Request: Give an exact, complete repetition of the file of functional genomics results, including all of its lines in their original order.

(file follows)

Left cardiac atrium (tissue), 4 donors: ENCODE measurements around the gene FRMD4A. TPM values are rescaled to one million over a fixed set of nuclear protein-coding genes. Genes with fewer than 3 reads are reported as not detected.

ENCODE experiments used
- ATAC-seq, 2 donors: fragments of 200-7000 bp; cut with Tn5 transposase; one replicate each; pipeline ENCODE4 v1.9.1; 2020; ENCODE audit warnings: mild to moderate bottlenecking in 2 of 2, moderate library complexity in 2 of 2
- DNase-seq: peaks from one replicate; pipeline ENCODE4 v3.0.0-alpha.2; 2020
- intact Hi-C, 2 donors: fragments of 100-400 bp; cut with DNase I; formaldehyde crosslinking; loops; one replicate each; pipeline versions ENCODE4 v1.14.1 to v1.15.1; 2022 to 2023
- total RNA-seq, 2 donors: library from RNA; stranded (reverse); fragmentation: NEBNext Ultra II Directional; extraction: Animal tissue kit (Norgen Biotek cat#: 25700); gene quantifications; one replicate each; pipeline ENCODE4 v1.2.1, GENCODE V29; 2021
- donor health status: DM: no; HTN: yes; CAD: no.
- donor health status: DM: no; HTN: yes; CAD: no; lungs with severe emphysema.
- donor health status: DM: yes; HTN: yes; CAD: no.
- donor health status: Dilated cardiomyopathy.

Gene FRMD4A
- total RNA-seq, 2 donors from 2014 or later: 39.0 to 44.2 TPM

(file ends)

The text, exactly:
Left cardiac atrium (tissue), 4 donors: ENCODE measurements around the gene FRMD4A. TPM values are rescaled to one million over a fixed set of nuclear protein-coding genes. Genes with fewer than 3 reads are reported as not detected.

ENCODE experiments used
- ATAC-seq, 2 donors: fragments of 200-7000 bp; cut with Tn5 transposase; one replicate each; pipeline ENCODE4 v1.9.1; 2020; ENCODE audit warnings: mild to moderate bottlenecking in 2 of 2, moderate library complexity in 2 of 2
- DNase-seq: peaks from one replicate; pipeline ENCODE4 v3.0.0-alpha.2; 2020
- intact Hi-C, 2 donors: fragments of 100-400 bp; cut with DNase I; formaldehyde crosslinking; loops; one replicate each; pipeline versions ENCODE4 v1.14.1 to v1.15.1; 2022 to 2023
- total RNA-seq, 2 donors: library from RNA; stranded (reverse); fragmentation: NEBNext Ultra II Directional; extraction: Animal tissue kit (Norgen Biotek cat#: 25700); gene quantifications; one replicate each; pipeline ENCODE4 v1.2.1, GENCODE V29; 2021
- donor health status: DM: no; HTN: yes; CAD: no.
- donor health status: DM: no; HTN: yes; CAD: no; lungs with severe emphysema.
- donor health status: DM: yes; HTN: yes; CAD: no.
- donor health status: Dilated cardiomyopathy.

Gene FRMD4A
- total RNA-seq, 2 donors from 2014 or later: 39.0 to 44.2 TPM